Wednesday, December 1, 2010

Beets are Good Eats

Chioggia Beets.

Back in August I planted two short rows of Chioggia beets, an Italian heirloom that has a striped interior rather than the traditional beet red color.   I tried growing beets 2 years ago and only succeeded in growing greens with small roots, so this was my second attempt.  After some soil preparation I planted the seeds in 4-foot rows and kept them watered very well.  It wasn't very long before the seeds had germinated and I had greens reaching for the sun (and hopefully roots reaching for nutrients).  I kept a close eye on them and sure enough -- my plants actually looked like beets!

I decided to harvest them today because my taste buds ordered me to do it.  Based upon what I saw on top of the soil I figured I was in good shape.  But once I started harvesting them I noticed dozens of hairy roots all over the beets.  This was not what I was expecting.

Hairy Chioggia Beets.

I started to get sweaty and nervous as each beet I pulled yielded the same results.  Masses of hairy roots.  I decided to put my fear aside and harvest them all, let the taste of the beets do the talking.  After rinsing them, cutting and saving the greens for tomorrow, and slicing them open, I was quite pleased.  The interior revealed the classic swirl-like (some say bull's eye) pattern that makes the Chioggia so unique.

Quartered beets on a baking pan.

My wife also added some freshly picked carrots, garlic cloves, olive oil, oregano, thyme, toasted walnuts, and salt and roasted them in the oven.  She topped off her bowl with chevre, and I opted to keep mine plain.  Goat cheese is a bit too goaty for me.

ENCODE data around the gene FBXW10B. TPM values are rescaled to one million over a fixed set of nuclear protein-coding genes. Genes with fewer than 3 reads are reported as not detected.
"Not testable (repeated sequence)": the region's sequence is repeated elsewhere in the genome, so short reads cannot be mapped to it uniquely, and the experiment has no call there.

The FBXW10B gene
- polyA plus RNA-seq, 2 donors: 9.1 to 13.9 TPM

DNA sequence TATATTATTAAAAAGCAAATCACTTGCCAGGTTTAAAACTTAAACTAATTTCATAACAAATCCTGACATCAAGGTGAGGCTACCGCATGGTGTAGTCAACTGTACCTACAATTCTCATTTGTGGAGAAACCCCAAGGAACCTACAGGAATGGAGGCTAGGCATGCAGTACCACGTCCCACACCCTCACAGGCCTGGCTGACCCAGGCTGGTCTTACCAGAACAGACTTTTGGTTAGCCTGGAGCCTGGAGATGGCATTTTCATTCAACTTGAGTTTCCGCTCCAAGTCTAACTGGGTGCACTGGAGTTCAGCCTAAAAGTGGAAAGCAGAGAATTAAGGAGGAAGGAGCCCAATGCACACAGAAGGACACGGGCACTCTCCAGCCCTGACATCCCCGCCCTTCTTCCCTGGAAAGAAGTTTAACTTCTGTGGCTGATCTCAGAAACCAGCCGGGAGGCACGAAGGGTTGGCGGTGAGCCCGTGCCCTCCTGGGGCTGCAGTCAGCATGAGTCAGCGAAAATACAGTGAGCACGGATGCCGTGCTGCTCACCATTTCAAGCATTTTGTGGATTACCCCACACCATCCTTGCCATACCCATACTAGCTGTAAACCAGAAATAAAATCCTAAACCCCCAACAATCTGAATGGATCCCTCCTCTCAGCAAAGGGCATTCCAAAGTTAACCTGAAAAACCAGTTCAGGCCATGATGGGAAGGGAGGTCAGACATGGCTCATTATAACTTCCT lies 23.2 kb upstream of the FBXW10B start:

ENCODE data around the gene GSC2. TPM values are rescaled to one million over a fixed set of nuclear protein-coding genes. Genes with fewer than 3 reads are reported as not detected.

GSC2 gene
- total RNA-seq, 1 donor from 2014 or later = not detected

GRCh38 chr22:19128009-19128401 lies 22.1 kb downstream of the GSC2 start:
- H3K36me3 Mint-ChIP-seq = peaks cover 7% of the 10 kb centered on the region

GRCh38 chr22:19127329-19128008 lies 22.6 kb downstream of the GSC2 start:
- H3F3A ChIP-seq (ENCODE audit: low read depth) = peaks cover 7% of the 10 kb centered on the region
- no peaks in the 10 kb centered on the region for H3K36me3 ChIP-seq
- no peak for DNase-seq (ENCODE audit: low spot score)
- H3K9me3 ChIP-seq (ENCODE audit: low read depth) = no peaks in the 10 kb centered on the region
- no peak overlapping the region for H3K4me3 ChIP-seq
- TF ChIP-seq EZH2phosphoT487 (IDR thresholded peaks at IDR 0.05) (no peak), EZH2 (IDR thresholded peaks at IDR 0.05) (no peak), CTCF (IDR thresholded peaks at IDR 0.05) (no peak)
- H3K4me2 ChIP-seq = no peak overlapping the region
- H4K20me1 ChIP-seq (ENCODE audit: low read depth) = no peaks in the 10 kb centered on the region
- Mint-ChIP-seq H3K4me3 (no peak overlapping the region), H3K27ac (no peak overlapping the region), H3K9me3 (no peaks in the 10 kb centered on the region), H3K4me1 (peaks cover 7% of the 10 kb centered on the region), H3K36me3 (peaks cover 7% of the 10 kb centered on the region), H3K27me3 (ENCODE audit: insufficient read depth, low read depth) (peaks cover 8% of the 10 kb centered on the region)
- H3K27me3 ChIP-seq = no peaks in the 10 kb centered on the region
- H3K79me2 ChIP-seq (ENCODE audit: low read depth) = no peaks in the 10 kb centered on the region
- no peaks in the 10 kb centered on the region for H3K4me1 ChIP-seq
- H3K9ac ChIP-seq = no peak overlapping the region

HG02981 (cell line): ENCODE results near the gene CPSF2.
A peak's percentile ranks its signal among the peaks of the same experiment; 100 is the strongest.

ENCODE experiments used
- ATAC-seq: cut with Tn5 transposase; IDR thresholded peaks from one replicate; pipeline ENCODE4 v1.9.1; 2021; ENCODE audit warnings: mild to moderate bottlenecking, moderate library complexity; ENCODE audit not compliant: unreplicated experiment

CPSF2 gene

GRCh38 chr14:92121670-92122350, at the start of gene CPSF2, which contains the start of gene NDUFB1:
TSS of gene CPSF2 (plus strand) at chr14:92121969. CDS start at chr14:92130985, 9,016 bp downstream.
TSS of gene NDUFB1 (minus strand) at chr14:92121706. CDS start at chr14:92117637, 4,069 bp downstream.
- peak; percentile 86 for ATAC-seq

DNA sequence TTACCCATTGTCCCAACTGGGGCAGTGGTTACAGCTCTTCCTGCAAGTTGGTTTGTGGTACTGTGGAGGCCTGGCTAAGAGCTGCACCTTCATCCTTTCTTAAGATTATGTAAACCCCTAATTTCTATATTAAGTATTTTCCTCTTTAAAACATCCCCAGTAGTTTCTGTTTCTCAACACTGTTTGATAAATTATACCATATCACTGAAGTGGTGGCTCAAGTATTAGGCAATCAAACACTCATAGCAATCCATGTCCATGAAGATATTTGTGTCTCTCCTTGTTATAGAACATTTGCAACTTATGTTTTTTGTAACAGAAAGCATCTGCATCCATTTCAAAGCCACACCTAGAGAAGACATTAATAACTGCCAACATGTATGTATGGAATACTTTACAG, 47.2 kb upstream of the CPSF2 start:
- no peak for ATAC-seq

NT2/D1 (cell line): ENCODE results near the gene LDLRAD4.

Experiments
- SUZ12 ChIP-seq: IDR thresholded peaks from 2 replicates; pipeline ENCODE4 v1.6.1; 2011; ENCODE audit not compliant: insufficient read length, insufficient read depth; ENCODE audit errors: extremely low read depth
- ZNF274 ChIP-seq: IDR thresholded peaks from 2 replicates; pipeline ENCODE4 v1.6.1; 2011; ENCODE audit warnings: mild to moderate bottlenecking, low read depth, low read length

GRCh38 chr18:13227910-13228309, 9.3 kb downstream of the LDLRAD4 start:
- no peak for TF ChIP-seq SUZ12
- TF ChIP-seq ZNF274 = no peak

The final product.

The roasted beets and carrots were good eats for sure.  I'd definitely consider it a successful crop this season.  But I'm still wondering why my beets didn't look like what I expected them to look like.  Guess that means I need to hit the books and read more about soil preparation, watering, etc.  But as I always say, the most valuable information comes from actually attempting to grow things in the first place.  You'll never know if you don't try.


Mr. H. said...

Very nice beets. We often get hairy beets and carrots too depending upon where they have been planted. I think it might have something to do with the nitrogen levels in the soil.

.09 Acres said...

Mr. H, thanks for checking out the blog and offering some insights. I find it very helpful to talk to and learn from other gardeners. I just took a look at your blog and your garden/farm is amazing. Keep up the great work in Idaho.

Veggie PAK said...

I think your beets look wonderful. I planted Ruby Queen beets in my half-barrels on September 20th, and all I have is greens so far. They were supposed to reach maturity at 58 days, and it's been over 70 days now with no bulbs. It has been suggested that I leave them in the soil to give them a chance to "bulb up" due to the time of year I planted them. But, I understand that they are a cool weather crop, so I don't think that the time that I planted them in would make a difference.

Last year, I planted a 25 foot row of them and got one three ounce beet. There were greens, but no beets to speak of. The root wasn't even the diameter of the greens portion of the plants. My soil was analyzed before that, and all the nutrients were at the right levels. I use plenty of cured compost, so organic content of the soil shouldn't be a problem either. I also have the same problem with radishes and onions. They just don't make up the bulb portion.

Yours are very nice. Keep up the good work! I'll just keep watching mine for now. Hopefully, they'll grow the bulbs.